It pays to be the Tooth Fairy

The Tooth Fairy has some kind of racket going on these days. 

An annual survey done by Visa tells us that the sprite with the tooth fetish is paying nearly $4 a tooth these days.  

You want to know what is wrong with America? THAT is.  

Not Miley Cyrus. Not gay folks getting married.

Paying your kids for doing nothing other than growing is just another symptom of a culture that produces schoolchildren who lack the basic academic knowledge their peers elsewhere in the world boast, but who carry sky-high self-esteem that makes them oblivious to their own cluelessness. 

So please keep my kid in the dark about this Tooth Fairy business. She is deliriously happy with the $1 bill she's been getting.

I don't think my refusal to pony up the price of a pumpkin spice latte for a baby tooth makes me cheap. 

I just think you ought actually work for things.  

My 7-year-old has been getting a $5 a week allowance for the last year. IF, that is, she completes all of her chores each day. 

These include, but are not limited to, making her bed, feeding her fish, Crystal, dumping the playground sand out of her shoes after school in an appropriate trash container, hanging up her towel after shower, and hugging mom, dad and her little sister.  

And other duties as assigned.  

I'm trying to teach her that work equals getting paid. So now if she wants a trinket from Claire's, she must dip into her own piggybank to cover the cost of another pair of BFF necklaces.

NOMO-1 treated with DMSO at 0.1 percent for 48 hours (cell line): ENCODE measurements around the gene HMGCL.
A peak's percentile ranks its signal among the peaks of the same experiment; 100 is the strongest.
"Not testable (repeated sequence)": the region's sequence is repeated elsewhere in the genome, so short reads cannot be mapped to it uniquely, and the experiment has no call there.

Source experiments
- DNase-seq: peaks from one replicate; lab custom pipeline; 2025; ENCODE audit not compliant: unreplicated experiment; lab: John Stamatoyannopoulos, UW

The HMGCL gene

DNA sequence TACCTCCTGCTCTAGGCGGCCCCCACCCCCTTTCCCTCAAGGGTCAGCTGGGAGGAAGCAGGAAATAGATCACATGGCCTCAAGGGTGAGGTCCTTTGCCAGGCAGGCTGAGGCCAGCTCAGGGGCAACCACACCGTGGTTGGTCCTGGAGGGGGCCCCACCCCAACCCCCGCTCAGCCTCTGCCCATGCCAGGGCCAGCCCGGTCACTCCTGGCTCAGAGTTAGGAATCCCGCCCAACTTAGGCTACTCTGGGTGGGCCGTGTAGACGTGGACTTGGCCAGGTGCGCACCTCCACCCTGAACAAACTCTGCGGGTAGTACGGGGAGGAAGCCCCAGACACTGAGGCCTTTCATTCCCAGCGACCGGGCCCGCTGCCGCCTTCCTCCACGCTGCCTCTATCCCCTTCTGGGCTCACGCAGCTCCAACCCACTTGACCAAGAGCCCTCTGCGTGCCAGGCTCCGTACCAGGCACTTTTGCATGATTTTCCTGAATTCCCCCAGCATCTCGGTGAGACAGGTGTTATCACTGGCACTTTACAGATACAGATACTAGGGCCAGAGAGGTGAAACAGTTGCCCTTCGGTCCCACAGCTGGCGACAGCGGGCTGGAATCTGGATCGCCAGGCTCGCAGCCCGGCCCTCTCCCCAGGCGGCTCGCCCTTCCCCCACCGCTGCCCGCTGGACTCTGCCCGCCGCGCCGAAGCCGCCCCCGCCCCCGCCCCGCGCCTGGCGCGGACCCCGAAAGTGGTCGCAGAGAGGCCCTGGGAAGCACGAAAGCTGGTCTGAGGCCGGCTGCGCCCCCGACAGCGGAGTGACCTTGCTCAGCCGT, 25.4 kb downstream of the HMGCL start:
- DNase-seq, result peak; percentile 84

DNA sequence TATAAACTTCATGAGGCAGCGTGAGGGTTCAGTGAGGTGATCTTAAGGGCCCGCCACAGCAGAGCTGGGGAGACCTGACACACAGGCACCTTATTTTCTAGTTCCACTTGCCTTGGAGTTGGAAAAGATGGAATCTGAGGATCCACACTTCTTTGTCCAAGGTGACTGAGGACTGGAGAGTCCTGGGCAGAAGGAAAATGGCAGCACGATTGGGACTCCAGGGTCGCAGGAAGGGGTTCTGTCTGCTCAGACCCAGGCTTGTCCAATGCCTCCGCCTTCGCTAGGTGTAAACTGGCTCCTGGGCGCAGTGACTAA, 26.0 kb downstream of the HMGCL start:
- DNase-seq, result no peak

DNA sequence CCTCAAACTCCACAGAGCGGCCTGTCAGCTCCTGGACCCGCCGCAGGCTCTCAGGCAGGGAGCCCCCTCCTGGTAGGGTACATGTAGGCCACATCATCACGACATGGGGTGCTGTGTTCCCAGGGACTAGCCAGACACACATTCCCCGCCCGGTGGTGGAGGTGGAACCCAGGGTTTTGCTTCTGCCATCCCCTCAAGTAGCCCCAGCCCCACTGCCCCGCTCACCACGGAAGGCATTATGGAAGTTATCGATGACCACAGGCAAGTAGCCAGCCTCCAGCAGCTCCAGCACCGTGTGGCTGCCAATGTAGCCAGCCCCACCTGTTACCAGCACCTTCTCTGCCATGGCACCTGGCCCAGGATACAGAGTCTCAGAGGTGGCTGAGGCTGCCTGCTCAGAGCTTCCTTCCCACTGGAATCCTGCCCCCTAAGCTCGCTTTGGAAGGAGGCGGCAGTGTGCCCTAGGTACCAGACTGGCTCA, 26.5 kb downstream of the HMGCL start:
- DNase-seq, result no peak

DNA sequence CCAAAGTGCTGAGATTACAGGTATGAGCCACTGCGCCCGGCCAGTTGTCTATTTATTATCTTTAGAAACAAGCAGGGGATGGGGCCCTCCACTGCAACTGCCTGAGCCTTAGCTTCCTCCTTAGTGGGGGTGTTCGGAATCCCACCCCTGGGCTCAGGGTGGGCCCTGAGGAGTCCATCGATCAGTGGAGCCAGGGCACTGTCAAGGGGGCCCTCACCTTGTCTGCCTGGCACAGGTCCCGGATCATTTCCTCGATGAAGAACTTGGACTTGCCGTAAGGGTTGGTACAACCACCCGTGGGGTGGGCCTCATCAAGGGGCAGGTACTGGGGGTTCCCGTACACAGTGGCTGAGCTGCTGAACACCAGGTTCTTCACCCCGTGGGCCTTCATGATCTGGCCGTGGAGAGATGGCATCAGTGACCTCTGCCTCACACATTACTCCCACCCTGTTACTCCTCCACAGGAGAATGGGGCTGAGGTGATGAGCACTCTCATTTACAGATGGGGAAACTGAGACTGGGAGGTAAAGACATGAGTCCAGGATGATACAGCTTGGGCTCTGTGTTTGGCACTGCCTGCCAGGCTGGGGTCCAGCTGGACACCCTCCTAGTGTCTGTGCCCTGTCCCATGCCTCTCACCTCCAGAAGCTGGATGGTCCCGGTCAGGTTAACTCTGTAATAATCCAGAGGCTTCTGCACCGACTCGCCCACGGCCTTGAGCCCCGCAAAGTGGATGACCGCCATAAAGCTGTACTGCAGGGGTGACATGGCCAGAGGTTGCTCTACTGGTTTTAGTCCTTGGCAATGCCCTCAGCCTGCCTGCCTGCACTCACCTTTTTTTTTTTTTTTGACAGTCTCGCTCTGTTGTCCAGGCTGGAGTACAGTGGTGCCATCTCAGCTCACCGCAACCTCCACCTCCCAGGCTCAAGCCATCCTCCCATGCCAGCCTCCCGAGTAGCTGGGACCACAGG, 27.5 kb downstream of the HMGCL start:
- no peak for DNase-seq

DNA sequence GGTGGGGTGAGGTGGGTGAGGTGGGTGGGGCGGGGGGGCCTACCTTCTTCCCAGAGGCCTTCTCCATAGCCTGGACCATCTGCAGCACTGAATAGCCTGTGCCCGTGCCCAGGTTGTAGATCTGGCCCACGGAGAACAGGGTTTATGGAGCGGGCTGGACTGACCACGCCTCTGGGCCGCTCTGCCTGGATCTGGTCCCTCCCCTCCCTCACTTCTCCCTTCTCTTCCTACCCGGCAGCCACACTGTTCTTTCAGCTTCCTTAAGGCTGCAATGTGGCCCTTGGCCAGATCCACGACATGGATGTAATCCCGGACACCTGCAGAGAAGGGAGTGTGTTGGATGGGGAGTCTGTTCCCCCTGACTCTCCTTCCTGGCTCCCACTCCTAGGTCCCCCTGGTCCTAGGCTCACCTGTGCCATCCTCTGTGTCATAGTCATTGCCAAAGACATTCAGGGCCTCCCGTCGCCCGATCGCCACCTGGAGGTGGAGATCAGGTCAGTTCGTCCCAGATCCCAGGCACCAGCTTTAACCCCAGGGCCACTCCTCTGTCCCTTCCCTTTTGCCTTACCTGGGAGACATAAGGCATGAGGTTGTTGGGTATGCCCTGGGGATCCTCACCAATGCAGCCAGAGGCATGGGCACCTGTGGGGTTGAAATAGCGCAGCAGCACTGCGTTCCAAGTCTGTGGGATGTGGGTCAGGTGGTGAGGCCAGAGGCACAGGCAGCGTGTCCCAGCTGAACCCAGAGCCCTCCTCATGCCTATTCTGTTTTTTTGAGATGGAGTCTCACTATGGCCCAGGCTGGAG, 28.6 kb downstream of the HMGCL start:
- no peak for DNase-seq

I got basic lessons in budgeting from my parents: starting a savings account; balancing a checkbook, the miracle of compound interest.  

Finally, it would seem, Florida schoolchildren will be as lucky as I was back in the 1980s. 

Part of Senate Bill 1076 is a caveat that requires students entering the ninth grade to take a half-credit in economics, to include financial literacy. 

If you think kids are the only ones who need those classes, think again my friend.

Pensacola Mayor Ashton Hayward kicked off a series of financial literacy workshops under the brand Common $ense Pensacola. The program is administered under the auspices of United Way of Escambia County. 

Friendship Missionary Baptist Church is hosting the first set of classes, which aim to close the gap in money management education that can be a path to standing on firm financial ground. 

Breaking the circle that keeps this area ranked as the poorest metropolitan area in the state means undertaking efforts like each of these.  

It also means not paying kids $4 every time a tooth falls out of their heads.  

Keep that up and you'll have a generation of kids who were born on third base thinking that they hit a triple.